"It's incredibly troubling to see the spike in numbers" of public officeholders who openly sympathize with parts of the paramilitary, white nationalist movement, she said.

Eric K. Ward, executive director of the Western States Center and a senior fellow with the Southern Poverty Law Center, said the poll was a wake-up call to Oregonians that there is a resurgence of racist, sometimes violent attitudes with a deep history in Oregon.

Ward said Oregon's early years were built on "exclusion by design," with a narrative of a white agricultural and small town society in a land devoid of indigenous Americans and Black people.

Slavery had been barred from new states by the time Oregon joined the union in 1859. But its original constitution did not allow free Black people the right to live in the state, with those who did not leave within a relatively short time were subject to public lashings.

As civil rights spread in the United States after World War II, Ward said, reactionaries embraced the idea of the "Pacific Northwest Territorial Imperative" — a white ethno-state — which became part of the philosophy of groups from the KKK to skinhead Neo-Nazis and "patriot" militia groups.

When white extremism was pushed underground, its believers became "early adopters" of internet technology as a way to spread their message widely but less openly.

With more open support from some political leaders, Ward said white separatist ideas are resurgent. He included the "Greater Idaho" movement that would cleave most of Oregon east of the Cascades and fold it into what they believe is an ideologically more compatible government in conservative Idaho.

Ward said the movement is just the latest attempt to give political cover by presenting a white ethno-state dream rehashed as a strictly geographic division.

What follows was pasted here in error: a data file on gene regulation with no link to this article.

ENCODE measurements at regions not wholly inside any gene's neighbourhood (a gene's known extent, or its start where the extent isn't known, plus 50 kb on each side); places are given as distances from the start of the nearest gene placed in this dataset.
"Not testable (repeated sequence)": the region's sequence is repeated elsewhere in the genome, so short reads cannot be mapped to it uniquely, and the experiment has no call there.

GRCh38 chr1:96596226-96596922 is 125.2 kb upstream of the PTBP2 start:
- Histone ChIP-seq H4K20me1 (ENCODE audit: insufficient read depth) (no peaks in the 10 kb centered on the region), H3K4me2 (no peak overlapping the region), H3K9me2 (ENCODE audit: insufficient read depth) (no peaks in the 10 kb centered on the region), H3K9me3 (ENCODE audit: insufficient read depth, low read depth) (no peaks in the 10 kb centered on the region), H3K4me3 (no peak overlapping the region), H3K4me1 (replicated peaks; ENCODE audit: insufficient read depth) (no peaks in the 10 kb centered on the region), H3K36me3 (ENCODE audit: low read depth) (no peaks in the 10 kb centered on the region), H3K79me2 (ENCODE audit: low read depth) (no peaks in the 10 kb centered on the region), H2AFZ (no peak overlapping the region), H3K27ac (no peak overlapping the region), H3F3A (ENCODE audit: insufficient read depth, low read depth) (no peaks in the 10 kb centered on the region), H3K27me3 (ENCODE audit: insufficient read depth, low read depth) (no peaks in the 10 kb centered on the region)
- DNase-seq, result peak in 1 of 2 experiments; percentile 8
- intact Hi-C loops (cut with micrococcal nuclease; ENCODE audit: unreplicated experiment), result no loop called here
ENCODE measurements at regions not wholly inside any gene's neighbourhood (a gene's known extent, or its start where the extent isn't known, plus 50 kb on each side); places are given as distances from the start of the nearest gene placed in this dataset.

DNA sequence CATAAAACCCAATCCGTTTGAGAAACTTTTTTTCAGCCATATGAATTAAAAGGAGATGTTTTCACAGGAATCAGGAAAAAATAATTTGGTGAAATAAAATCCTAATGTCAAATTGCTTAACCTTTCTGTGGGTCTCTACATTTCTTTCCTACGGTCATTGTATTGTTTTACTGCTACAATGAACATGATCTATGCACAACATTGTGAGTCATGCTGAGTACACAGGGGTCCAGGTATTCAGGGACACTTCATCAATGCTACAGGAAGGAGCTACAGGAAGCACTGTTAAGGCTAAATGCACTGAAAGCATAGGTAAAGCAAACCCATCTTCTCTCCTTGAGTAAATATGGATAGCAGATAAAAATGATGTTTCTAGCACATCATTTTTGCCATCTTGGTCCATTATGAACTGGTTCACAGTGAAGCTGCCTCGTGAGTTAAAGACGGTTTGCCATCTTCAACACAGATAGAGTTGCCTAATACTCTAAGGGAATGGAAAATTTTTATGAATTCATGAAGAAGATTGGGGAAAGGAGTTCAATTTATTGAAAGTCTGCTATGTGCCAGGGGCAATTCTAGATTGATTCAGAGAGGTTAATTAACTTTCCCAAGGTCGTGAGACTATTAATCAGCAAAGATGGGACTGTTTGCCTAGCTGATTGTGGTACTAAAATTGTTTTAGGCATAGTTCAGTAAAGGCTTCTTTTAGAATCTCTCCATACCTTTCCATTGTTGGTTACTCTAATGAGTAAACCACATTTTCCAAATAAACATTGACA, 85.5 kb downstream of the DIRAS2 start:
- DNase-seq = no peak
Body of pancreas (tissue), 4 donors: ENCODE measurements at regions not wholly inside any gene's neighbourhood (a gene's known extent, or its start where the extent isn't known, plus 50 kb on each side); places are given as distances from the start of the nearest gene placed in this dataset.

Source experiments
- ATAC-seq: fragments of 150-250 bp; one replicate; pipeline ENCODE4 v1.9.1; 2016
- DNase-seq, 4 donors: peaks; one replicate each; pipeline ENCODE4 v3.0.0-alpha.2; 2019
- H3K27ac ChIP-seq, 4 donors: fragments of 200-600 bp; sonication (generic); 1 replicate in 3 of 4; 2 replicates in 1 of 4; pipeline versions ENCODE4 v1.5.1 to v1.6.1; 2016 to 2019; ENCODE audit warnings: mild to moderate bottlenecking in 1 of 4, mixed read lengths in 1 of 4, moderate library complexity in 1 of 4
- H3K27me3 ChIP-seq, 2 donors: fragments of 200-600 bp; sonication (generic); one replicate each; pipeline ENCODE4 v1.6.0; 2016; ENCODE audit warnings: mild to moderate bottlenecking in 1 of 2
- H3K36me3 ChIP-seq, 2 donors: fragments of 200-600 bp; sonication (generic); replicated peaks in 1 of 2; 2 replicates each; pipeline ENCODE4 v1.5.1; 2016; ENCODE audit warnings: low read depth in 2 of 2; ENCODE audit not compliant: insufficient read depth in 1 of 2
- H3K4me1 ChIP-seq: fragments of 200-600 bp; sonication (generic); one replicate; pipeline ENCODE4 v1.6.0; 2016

"Our rugged rural culture east of the Cascades is somehow incompatible with West Coast progressivism," Ward said.

Ward pointed to the presence of groups such as Patriot Prayer and the Proud Boys at rallies in Oregon, some of whom later took part in the attack on the U.S. Capitol on Jan. 6 during the certification of the Electoral College vote.

Ward noted that extremists targeted immigrants and indigenous people of Oregon. They had defaced the Holocaust Memorial in Portland. Fliers with images of the mass murder of Jews during World War II were distributed by anti-Semitic activists in the district of Rep. Rachel Prusak, D-Tualatin.

Prusak believes she was targeted for supporting gun control legislation whose opponents include some extremists.

The bill passed the Legislature and was recently signed into law by Gov. Kate Brown. A group of conservative Republican current and former state lawmakers has submitted a proposed referendum that would put the gun law on hold until a statewide vote in November 2022.

Ward pointed to the actions of one of the referendum's sponsors, now ex-Rep. Mike Nearman, R-Independence. Nearman was expelled from the House late Thursday, a first for the Legislature. He still faces criminal charges and expulsion from the House for allegedly allowing violent protestors into the state capitol while the Legislature was in special session last December. It's action that has historical resonance, Ward underlined.

"The willingness of a state elected official to open the door to those who espouse racial violence," Ward said.

Citizens for Greater Idaho, a group supporting the idea of transferring a swath of Oregon to Idaho, disputed Ward's argument that race played a role in the effort. 

"Real white separatists move to Idaho to get away from (people of color) in their area," the statement said. "We are doing the opposite. We don't want to move. We want to extend red-state governance over the area where we live."

The Blue Mountain Eagle contributed to this report.